I am going to do this the same way I did with the word “agathos.” I am going to first go to a thing that is good, and then we will turn to God and His goodness.

I Timothy 4:4 For every creature of God is good, and nothing is to be refused if it is received with thanksgiving.

This is the one that Protestants and Catholics and other so-called Christians get tripped up on, because they do not understand what Paul was getting at, here. And if they would study the word “calos,” that is used here—“every creature of God is ‘calos’”—then they would understand that Paul was not meaning “clean.” Paul is talking about calos, which means, if you will remember, “intrinsically good.” This means that there is something excellent, something beautiful, something of value that is innate within that thing. It is in it because of itself for some reason, whatever that may be.

Here, we have that creatures, meant for food, are good. In this case, Paul is referring back to Genesis 1. Remember what happened in Genesis 1? In the beginning God created the heavens and the earth. And then we go down, and we have God created this thing, and that thing, and this other thing. We go through the entire chapter and after every day, we see that God saw that is was good; and the evening and the morning was (whichever) day. So, as God created everything, as He saw and He put His tools down for the day and looked upon what He had done, He said, “Hey! This is good! What I have done here is good.”

When you get to the end of this chapter, He not only says that it is good, but He looks at all the things that He had made, and said, “It was very good.” And so, when God makes a thing, He makes it intrinsically valuable. There is something about this thing that He has created that is worth something—there is a quality there that He specifically put into that particular thing.

So, in the creatures He made for food, one of the intrinsic good qualities that He put in there, is that it would be good for us to eat—for the human body. The body could take nourishment from it; get various nutrients from it, and to be able to use it without getting sick, among other things. Again, one of the good qualities that He put into clean animals was their ability to nourish us, and so this is a good thing.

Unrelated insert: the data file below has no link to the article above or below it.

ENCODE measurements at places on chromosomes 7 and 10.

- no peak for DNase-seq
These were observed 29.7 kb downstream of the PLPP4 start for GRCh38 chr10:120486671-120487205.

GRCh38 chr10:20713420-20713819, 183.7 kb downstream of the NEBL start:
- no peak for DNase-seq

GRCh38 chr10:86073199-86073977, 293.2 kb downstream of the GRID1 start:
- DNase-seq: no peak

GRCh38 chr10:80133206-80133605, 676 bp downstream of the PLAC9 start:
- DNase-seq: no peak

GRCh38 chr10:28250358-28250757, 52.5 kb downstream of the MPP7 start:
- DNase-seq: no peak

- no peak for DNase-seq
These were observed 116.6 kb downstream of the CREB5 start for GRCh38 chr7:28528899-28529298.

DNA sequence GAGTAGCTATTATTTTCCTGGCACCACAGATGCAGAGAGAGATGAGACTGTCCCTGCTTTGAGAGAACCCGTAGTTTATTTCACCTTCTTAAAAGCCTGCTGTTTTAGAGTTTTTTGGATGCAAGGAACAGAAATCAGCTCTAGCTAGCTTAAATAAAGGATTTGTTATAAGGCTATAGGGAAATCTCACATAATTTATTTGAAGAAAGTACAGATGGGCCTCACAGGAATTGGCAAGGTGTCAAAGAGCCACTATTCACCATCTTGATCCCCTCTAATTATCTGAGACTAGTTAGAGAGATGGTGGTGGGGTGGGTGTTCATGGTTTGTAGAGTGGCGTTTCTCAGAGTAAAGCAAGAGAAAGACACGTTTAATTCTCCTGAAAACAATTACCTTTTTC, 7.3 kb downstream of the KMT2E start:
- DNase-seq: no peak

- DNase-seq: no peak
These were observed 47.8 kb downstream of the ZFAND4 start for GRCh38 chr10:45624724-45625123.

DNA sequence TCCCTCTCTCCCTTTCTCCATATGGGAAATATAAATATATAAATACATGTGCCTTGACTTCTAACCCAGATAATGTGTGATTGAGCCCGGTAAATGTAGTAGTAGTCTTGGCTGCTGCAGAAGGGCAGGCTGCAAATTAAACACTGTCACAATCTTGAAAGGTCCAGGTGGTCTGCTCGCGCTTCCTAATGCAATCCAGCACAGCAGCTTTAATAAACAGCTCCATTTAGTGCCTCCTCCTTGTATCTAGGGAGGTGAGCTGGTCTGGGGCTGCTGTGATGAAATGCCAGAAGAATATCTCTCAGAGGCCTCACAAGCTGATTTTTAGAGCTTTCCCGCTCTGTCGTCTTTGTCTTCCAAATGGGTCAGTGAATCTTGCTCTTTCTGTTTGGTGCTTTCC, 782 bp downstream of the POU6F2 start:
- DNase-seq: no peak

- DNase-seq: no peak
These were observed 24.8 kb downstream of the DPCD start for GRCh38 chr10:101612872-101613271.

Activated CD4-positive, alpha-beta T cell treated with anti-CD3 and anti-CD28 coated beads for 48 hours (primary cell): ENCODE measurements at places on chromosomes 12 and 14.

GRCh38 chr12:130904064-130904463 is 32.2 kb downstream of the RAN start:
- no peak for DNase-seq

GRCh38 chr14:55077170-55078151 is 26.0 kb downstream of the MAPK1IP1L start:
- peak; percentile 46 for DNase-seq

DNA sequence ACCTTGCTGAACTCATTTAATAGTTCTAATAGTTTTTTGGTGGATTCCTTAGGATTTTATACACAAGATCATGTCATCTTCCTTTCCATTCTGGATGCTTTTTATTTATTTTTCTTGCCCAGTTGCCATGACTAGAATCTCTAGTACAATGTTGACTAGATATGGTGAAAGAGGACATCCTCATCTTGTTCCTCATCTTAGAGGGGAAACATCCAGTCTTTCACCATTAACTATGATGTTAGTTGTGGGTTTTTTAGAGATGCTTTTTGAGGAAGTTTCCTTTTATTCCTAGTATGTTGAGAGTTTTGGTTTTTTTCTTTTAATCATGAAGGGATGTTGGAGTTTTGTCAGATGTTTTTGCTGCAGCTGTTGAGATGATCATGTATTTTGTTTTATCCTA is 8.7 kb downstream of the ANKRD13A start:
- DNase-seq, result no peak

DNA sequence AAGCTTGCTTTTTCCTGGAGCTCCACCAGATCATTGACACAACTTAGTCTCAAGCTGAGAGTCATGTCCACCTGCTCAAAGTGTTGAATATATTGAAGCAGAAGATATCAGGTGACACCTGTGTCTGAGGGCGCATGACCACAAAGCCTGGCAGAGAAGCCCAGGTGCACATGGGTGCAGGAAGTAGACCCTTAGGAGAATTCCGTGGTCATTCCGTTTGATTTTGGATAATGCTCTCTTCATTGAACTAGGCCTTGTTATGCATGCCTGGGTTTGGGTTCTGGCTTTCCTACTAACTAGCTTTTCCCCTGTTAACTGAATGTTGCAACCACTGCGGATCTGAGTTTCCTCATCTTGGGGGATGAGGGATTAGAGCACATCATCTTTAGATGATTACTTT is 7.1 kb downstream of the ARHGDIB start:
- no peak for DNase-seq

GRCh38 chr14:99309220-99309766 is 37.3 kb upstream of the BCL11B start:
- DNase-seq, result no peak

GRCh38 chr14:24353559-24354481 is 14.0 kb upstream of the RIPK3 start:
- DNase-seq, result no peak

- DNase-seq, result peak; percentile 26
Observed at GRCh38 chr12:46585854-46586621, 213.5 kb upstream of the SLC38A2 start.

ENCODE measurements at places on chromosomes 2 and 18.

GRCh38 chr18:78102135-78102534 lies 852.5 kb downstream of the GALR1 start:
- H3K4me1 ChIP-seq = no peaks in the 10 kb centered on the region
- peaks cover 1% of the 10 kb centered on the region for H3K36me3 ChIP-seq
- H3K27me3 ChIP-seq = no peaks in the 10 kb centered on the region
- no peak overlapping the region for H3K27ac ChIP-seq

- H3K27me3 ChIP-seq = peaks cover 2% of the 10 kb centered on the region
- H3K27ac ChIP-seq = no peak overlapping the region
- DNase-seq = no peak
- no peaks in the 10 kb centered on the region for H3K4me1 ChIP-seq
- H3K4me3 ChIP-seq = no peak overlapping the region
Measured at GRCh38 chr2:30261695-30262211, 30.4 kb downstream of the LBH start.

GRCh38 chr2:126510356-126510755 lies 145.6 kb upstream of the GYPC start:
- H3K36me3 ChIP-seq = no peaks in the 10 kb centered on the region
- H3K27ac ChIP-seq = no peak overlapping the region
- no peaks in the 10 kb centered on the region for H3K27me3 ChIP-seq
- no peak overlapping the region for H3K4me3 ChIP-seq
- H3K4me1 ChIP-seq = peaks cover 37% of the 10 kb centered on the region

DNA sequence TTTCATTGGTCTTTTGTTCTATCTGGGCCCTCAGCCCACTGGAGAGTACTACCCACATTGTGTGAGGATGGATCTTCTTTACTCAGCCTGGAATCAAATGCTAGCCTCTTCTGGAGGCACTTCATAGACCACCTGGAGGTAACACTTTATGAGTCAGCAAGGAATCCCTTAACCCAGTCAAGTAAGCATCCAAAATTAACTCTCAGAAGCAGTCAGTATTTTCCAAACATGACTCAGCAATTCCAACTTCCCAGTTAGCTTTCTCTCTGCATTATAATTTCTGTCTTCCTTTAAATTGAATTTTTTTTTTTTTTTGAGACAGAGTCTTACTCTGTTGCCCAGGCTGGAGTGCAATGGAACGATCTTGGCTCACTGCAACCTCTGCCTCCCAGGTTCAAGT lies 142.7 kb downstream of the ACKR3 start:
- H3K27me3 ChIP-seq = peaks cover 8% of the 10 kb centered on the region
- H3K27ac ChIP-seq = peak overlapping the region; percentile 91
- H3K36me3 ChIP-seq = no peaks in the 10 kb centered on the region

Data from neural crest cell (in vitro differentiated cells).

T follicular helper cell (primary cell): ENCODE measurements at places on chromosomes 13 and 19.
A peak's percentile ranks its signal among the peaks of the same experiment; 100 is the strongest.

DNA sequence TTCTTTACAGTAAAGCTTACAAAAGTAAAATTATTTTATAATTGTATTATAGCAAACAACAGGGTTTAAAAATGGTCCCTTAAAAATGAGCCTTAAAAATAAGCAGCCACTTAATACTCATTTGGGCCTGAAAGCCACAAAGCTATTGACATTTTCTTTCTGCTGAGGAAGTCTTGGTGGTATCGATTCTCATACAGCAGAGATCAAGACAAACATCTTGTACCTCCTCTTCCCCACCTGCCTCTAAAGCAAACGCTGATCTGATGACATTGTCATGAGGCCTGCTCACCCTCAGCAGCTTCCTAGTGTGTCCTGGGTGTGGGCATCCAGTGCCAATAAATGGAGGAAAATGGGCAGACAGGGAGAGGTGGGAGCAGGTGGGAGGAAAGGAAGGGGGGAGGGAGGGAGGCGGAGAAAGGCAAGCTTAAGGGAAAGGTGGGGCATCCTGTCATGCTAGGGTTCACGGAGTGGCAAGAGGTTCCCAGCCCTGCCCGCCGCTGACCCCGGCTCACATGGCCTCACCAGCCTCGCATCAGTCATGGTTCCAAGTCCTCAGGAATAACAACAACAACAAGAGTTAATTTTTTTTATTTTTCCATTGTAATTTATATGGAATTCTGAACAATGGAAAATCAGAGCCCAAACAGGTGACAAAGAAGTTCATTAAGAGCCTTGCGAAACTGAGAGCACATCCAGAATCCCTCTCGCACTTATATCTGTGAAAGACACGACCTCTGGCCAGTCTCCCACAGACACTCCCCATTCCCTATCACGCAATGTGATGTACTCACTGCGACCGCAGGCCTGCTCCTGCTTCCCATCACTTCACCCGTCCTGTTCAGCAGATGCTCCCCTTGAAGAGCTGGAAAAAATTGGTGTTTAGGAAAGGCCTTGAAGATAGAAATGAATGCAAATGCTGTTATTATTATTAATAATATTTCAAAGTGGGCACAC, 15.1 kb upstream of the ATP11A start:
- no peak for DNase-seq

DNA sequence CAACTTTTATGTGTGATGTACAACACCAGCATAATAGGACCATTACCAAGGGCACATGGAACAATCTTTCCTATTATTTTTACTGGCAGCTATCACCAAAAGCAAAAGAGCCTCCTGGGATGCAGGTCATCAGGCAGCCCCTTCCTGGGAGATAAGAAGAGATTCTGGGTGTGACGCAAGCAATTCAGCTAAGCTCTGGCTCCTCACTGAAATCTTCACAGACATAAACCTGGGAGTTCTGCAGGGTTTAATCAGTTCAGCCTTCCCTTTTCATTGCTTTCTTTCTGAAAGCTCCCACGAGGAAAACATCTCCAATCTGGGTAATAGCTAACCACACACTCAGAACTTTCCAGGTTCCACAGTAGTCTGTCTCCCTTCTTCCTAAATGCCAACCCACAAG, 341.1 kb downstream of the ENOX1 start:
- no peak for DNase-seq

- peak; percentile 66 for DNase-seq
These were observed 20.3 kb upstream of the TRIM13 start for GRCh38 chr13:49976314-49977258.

This is what Paul was talking about here. He is saying that each creature that God made has good in themselves under His design in His creation. So, God made everything to the highest quality; each thing He has made has value. If He made a thing to be eaten, it is a high quality food for us—it is good for man.

However, if God did not make a thing to be eaten, and we eat it anyway, that is not good, because God did not put into that thing the intrinsic value of being food for mankind. That is evil, actually, because it is going against His design. We are actually harming ourselves, because He did not design that thing for food for us. It could very well be, if we talk about the things that swim in the sea that are unclean, that those things are fine for the things that He made them to be eaten by. But, not for us. He only made certain things for us to eat. And when He put it within that thing, it was good for us and His purpose. But if we eat something that is called unclean in the Bible, something that He did not make to be eaten by us, then we have done something against God’s design, and we will pay the price eventually.

When it comes down to it, Paul is saying that we should not refuse to eat a food that God designed for eating. Clean foods—whatever its source happens to be. He is talking, here, about meat offered to idols. He says that even though that meat was offered to an idol, it is still clean meat that God made for eating; there is really no taint in that meat. It is just something that in someone’s mind has put on that meat because of its source, and so it is okay if someone feeds you meat offered to an idol; do not refuse it. Accept it, especially, he says here, if we receive it with thanksgiving, because God created it to be eaten.

And so, if it is sanctified by the Word of God, as it says in the next verse, meaning that God has set it apart as clean, and if we ask God’s blessing on it, it should be just fine. But, our word is good, “calos,” that we are talking about, and what we need to understand from this particular usage of the word, is that this thing—the creature we are talking about—is good, because God made it to be eaten. It was part of His design. It had intrinsic good, intrinsic value as food. This is how a thing can be calos—good—it has good in itself, because of whatever reason, because God put it there.

In Titus 2, we will see another use of the word calos. This one is found in the phrase, “good works.” And, calos is usually the word that is used in this phrase. If the works are good works, it means that there is something intrinsically good in these works. There is something about these works that are good in whatever situation. So we have here: